Samson’s Mother Prepares for His Birth
Key Verse: “Lo, thou shalt conceive, and bear a son; and no razor shall come on his head: for the child shall be a Nazarite unto God from the womb: and he shall begin to deliver Israel out of the hand of the Philistines.”
ISRAEL’S HISTORY, AS RECORDED in the Old Testament, was one largely of alternating between faithfulness and unfaithfulness in serving God. At the time of our lesson, the account states that “Israel did evil again in the sight of the Lord,” and as a result they were delivered into the hands of their enemies, the Philistines, for forty years. (Judg. 13:1) As this period drew to a close, God knew that a faithful leader needed to be raised up in Israel to begin the work of delivering them from this cruel enemy.
God selected a faithful couple from the tribe of Dan—Manoah and his wife—to be the ones who would bring forth a son, to be named Samson, to begin this great work. An angel of God was sent to Manoah’s wife, who was barren, telling her she would bear a son. The angel further stated that her son would be “a Nazarite to God from the womb to the day of his death.” (vs. 7) The word ‘Nazarite’ means ‘separated’ or ‘consecrated.’ Those in Israel who took the vow of a Nazarite were specially separated for service to God. A Nazarite abstained from any drink that could be intoxicating, they also were not allowed to touch or go near a dead body, and as an outward sign of their consecration to God they did not cut their hair or shave their beard. In preparation for the birth of this child and his dedication as a Nazarite, the angel instructed Manoah’s wife that during the period of gestation, she herself should “drink not wine nor strong drink, and eat not any unclean thing.”—vs. 4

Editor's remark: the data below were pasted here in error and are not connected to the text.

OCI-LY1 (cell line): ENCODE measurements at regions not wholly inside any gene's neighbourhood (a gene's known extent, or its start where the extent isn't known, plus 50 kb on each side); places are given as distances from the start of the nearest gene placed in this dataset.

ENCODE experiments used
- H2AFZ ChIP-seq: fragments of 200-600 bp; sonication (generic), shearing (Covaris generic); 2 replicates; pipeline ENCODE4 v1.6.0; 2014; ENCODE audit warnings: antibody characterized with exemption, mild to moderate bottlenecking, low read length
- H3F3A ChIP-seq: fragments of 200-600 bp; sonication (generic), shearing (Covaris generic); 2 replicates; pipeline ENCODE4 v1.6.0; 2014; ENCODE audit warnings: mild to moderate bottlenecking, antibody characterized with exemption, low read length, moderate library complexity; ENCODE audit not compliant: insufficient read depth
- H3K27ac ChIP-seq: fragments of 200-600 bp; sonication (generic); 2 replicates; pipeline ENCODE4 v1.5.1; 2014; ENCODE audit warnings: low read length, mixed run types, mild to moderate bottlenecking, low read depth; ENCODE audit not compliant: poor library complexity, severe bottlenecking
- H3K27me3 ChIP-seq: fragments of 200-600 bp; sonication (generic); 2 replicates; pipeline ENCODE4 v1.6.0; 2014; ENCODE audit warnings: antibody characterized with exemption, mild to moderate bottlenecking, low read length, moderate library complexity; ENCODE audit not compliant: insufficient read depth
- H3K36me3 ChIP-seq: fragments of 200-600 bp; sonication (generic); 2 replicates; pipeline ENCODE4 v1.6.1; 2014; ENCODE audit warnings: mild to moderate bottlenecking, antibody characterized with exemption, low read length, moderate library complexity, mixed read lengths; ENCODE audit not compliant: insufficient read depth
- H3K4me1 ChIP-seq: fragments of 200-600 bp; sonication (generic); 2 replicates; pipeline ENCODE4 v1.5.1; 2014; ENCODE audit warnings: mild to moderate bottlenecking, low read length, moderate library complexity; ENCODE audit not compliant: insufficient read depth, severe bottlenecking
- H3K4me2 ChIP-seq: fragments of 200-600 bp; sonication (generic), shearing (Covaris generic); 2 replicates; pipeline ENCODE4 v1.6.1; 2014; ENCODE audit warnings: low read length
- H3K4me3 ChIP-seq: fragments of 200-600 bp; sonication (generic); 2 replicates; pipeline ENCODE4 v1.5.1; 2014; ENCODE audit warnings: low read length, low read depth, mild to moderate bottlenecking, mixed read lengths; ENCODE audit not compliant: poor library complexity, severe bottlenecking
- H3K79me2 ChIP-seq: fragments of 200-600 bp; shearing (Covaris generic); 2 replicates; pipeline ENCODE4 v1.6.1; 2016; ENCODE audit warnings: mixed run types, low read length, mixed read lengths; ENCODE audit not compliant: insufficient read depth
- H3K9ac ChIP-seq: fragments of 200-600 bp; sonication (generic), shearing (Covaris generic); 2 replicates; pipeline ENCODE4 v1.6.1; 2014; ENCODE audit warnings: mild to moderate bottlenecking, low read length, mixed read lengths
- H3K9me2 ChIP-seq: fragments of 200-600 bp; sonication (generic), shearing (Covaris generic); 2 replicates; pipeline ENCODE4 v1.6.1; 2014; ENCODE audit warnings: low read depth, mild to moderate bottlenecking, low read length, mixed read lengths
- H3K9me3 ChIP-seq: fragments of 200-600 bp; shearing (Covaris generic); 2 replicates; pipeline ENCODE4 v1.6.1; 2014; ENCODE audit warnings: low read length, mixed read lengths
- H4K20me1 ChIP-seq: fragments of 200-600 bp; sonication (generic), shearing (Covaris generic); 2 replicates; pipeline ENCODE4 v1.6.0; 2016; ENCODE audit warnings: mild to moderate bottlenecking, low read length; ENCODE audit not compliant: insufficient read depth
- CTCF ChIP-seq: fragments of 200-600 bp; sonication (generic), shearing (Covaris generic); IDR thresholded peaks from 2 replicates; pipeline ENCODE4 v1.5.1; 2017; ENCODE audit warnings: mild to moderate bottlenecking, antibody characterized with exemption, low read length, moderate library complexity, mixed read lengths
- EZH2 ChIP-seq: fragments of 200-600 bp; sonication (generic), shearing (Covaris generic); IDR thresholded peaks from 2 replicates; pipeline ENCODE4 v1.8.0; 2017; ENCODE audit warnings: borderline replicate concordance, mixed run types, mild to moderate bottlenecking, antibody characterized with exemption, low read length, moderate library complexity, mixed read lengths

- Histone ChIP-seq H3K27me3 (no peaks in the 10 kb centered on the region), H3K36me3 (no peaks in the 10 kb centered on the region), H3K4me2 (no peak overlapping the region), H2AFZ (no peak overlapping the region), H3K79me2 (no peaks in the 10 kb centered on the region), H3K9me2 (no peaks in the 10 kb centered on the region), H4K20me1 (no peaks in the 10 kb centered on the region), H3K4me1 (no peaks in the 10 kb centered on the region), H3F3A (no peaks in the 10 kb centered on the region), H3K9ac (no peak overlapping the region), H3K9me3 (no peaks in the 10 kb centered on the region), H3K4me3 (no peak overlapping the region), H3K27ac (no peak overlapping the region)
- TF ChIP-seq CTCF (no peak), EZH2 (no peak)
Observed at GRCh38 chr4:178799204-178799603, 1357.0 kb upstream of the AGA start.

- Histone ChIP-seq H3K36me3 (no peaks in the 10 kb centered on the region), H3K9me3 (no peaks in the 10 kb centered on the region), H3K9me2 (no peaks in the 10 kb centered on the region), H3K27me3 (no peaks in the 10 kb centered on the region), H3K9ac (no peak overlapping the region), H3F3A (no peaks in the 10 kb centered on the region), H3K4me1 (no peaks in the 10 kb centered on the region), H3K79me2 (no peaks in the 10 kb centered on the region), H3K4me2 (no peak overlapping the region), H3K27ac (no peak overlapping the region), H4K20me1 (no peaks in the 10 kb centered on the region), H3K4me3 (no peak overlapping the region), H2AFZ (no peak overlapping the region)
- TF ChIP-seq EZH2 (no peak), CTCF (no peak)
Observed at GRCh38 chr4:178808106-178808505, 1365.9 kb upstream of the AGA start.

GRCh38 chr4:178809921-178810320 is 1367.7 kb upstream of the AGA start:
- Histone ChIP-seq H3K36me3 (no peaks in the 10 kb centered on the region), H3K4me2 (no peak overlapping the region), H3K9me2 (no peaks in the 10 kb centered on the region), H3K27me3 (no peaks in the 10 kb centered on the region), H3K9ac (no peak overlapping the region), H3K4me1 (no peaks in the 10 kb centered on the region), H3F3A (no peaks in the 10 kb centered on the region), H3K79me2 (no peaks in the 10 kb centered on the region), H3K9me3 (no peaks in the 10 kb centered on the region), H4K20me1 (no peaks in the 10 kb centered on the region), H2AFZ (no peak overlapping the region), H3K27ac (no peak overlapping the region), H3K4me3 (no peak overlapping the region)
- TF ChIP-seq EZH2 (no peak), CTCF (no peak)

Manoah, not present when the angel came to his wife, requested of God that the angel be sent again. He wanted to be certain that they followed all the instructions given from God. The angel was sent again, reiterating the previous instructions given to Manoah’s wife. As a result of the angel’s reassurance, Manoah rejoiced, and desired to show his thankfulness by making an offering to God. The account states, “Manoah took a kid with a meat offering, and offered it upon a rock unto the Lord: and the angel did wondrously; and Manoah and his wife looked on.” (vs. 19) The phrase ‘the angel did wondrously’ was immediately fulfilled in a remarkable way. As the flame of Manoah’s offering went up toward heaven, “the angel of the Lord ascended in the flame of the altar” (vs. 20), and they saw the angel no more. They were then convinced that this was indeed a messenger sent from God, and they rejoiced in anticipation of a promised son who would be used in the service of the God of Israel.
There are several lessons in this account for spiritual Israel. First, as with Manoah and his wife, all who desire to so dedicate—consecrate—their life to God must do so knowing the terms of that consecration. Second, they must study and follow to the best of their ability the instructions given in God’s Word as to the fulfillment of their consecration. Third, as Manoah thanked God by offering sacrifice to him, the life of the spiritual Israelite should be one of offering a “sacrifice of praise to God continually, that is, the fruit of our lips giving thanks to his name.”—Heb. 13:15